One of the effects of climate change is the bodily reduction of animals according to a new interesting study conducted by researchers from the University of Cape Town (UCT). The researchers analyzed data for a period of 23 years between 1976 and 1999 and found this change with regard to the average body size of a group of birds.
Among other things, as specified by the statement on the University website, in the past, as we discovered from the fossil record, cases of global warming have led to similar effects with marine and terrestrial animals that have tended to become smaller. To support this theory, the researchers analyzed the size of a genus of passerine birds called Motacilla. Specifically, they analyzed various groups of Motacilla Clara that live along the Palmiet, a river in South Africa.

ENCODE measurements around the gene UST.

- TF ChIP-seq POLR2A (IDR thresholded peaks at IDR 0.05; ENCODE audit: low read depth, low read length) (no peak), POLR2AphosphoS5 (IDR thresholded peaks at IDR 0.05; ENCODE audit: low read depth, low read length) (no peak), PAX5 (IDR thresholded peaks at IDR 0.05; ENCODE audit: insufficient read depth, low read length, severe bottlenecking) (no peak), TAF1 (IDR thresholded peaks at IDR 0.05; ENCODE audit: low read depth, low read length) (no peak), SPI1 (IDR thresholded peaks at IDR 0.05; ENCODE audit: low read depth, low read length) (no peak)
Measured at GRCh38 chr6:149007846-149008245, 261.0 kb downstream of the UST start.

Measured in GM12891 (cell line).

The researchers, by the voice of Res Altwegg, one of the authors of the research, declare themselves astonished by these results: they did not expect such effects to be deducible even in a quarter of a century. The results instead clearly indicate not only the average shrinkage of the body of these birds but also the fact that climate change was the reason.
The researchers also used data from a nearby meteorological station and discovered an average temperature increase of 0.18 ° in the period examined. This has led, due to the evolutionary adaptation to the environment, a slow replacement of the heavier individuals in favor of the lighter ones.
Furthermore, according to Altwegg, there are other studies that show that animals are reducing their body size in many places around the world. However, these are deductions that concern the average of the animal world and there are certainly no exceptions: some species could, for example, increase the size of their bodies while others may not modify this morphological aspect at all.
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